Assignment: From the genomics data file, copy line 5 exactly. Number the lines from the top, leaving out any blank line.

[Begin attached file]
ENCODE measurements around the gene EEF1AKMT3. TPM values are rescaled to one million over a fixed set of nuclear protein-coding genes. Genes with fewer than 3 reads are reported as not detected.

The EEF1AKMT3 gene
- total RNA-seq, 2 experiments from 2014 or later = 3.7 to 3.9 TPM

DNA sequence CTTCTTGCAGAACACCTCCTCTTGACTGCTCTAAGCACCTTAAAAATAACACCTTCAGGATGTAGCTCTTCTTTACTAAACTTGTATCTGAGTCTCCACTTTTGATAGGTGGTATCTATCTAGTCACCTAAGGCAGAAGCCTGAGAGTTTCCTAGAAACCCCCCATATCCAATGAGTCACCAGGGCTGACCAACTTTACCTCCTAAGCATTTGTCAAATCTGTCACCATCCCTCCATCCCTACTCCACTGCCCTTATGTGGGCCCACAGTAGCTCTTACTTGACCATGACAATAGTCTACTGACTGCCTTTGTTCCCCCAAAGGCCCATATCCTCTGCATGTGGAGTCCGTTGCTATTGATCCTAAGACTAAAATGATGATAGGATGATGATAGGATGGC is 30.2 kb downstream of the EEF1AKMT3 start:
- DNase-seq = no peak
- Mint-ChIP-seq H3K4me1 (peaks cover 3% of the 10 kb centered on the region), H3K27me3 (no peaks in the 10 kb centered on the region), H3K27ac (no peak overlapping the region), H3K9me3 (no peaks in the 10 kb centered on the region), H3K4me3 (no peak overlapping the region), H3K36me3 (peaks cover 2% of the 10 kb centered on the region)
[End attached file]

- DNase-seq = no peak